The screener will likely use the explosive trace sampling swab on your wheelchair, shoes, etc. They may have to ask you to lift or raise clothing, in which case you may request the private screening.
You should not have to remove any clothing, nor should they ask you to expose an ostomy or urine bag. With most items, it helps if you let them know ahead of time that you have any medical device.
Last year, TSA opened its Wounded Warrior/Military Severely Injured Joint Support Operations Center Program to veterans with severe disabilities.
This service is operated through a central office in Washington, D.C., with calls and information forwarded to airports around the country. Levels of assistance will vary from airport to airport and with the busyness of the travel day, but may range from escort from the curb through security, or simply assistance to getting in a priority security line.
In an effort to counter fraudulent use, TSA has asked PVA members to route requests for this assistance for personal travel through PVA’s national office.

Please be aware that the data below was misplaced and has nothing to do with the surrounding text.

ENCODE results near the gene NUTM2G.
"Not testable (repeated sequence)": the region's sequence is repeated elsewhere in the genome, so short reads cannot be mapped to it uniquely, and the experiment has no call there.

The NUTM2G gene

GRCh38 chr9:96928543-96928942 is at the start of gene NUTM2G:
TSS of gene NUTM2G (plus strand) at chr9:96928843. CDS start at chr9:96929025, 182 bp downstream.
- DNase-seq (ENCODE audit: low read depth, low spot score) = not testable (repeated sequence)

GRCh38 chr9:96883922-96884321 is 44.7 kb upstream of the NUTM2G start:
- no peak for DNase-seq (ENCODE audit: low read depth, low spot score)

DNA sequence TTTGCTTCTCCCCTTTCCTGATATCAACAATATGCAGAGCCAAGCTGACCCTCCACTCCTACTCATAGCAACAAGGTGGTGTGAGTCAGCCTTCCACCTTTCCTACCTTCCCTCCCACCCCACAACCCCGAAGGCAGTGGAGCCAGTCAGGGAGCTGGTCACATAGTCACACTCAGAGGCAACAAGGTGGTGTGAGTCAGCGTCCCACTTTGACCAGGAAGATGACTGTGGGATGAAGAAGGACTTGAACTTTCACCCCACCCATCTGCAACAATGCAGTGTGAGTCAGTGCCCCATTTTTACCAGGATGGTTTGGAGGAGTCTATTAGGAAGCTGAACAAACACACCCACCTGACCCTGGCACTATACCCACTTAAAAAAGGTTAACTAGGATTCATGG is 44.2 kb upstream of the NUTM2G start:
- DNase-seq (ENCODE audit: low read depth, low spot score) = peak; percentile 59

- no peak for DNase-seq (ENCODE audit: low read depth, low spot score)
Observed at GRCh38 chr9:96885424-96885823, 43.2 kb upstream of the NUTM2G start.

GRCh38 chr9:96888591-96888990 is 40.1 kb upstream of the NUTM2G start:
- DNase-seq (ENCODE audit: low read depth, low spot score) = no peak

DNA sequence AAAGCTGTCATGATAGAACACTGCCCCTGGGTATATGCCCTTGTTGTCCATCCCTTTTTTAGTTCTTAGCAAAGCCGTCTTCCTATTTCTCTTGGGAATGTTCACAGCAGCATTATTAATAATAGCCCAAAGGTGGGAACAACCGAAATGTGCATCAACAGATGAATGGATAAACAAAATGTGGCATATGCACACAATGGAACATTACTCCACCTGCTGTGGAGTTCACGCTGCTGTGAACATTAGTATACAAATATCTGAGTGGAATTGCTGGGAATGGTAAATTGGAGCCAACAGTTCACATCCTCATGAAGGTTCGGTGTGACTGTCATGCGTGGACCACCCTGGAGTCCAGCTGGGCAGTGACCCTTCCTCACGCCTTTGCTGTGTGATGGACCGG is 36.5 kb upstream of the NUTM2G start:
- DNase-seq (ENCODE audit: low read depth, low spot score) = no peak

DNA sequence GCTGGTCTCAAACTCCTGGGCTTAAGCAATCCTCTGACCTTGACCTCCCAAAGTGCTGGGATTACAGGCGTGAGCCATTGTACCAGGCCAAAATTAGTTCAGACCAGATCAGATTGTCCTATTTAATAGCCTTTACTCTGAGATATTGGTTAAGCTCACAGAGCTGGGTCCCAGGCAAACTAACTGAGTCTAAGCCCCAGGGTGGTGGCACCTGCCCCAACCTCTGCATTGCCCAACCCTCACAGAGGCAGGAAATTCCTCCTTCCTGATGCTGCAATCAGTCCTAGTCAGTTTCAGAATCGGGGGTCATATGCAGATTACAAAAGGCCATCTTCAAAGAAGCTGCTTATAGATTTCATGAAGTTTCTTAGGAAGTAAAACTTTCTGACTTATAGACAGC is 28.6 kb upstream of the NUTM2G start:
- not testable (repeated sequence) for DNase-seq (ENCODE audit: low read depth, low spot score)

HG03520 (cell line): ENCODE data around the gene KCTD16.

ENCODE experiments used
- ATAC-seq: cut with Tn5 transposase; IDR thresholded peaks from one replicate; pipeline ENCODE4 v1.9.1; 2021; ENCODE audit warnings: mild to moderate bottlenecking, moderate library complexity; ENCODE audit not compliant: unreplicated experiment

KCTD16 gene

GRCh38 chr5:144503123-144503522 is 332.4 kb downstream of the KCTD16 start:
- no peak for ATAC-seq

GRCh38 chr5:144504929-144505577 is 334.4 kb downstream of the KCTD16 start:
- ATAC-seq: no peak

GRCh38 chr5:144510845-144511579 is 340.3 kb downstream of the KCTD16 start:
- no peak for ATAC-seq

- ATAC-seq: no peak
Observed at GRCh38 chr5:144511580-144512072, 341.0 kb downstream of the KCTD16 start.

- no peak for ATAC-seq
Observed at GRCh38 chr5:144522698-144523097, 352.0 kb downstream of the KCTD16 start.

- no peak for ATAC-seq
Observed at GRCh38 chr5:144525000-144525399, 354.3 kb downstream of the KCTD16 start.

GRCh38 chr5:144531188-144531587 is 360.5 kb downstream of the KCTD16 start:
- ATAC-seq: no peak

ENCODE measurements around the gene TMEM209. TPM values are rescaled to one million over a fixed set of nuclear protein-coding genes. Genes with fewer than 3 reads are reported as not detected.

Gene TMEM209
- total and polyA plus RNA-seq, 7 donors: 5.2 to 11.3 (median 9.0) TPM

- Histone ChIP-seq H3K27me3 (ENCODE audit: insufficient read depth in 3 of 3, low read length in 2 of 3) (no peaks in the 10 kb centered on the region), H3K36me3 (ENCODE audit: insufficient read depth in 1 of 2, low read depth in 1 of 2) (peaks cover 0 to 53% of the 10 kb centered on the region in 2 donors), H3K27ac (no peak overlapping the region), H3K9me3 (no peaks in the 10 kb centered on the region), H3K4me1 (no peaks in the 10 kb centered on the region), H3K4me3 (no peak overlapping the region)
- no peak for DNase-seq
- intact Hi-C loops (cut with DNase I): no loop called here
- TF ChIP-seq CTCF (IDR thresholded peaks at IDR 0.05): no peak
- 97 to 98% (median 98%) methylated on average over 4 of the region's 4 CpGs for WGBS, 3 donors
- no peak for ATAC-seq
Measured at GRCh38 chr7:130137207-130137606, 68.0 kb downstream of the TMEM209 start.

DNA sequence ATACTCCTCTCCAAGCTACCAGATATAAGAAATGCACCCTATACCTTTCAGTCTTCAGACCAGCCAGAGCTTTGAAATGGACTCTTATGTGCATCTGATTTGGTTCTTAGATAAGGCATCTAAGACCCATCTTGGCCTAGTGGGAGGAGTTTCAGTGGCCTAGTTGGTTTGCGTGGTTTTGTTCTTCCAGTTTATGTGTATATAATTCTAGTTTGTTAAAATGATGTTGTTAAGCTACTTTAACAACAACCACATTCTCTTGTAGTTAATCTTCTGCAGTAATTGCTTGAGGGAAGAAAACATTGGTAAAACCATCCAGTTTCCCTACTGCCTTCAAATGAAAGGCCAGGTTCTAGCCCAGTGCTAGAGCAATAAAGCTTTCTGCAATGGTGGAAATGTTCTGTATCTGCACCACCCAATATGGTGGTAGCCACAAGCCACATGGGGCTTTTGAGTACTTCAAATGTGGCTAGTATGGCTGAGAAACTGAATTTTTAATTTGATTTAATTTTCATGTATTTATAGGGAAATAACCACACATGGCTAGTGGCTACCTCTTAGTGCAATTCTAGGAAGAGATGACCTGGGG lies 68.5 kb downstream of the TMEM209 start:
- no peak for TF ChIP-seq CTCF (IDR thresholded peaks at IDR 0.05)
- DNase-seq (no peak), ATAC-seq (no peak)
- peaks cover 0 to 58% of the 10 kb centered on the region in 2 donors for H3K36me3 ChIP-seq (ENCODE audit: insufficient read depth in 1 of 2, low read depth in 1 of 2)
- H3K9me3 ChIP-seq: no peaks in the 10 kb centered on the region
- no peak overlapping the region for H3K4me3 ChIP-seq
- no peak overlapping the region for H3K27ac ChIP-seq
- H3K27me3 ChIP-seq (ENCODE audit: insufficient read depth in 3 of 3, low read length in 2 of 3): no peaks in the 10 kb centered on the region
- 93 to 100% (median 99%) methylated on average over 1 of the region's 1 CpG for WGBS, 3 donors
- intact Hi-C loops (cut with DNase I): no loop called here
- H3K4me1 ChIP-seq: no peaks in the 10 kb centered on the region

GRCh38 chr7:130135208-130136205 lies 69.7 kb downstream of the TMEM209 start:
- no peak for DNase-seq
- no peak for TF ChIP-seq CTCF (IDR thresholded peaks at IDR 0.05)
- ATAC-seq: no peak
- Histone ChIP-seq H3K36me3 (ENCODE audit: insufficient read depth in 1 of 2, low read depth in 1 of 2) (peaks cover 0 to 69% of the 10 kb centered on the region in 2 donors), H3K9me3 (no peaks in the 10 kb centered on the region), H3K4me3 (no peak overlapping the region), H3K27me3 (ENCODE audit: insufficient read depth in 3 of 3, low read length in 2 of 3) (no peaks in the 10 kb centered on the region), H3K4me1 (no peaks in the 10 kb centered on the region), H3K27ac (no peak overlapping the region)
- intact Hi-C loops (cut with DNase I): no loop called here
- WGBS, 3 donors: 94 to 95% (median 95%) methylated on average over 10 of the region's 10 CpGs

PVA members should email their flight and personal contact information to PVA’s travel office at firstname.lastname@example.org or advocacy at email@example.com 72 hours before a confirmed flight. This service is available only to PVA members. PVA will simply act as a pass-through; follow-up will come directly from the TSA liaison officer. That official will then notify local security officials as needed, but TSA will not respond to any request until 72–24 hours before a flight.
A Call for Help
As a general matter, TSA recently opened a hotline called TSA Cares at 855-787-2227 (toll free, weekdays 8 a.m. – 11 p.m. EST; weekends and holidays 9 a.m. – 8 p.m. EST).
Travelers may call prior to traveling with questions about screening policies, procedures and what to expect at the security checkpoint. It’s not a complaint line but will act as a dedicated resource for passengers preparing for security screening.
TSA recommends passengers call approximately 72 hours ahead of travel to coordinate checkpoint support at a particular airport, if needed.
The good, the bad, and the ugly — we will likely encounter it all dealing with the necessary inconvenience that is the security screening process. Make it as bearable as possible to keep it at the inconvenience level, give yourself plenty of time, be clear about what screeners may find in a pat-down, and take deep breaths and find your happy place as needed.
For more information, call 855-787-2227 or visit tsa.gov.
Flying the "Friendly" Skies?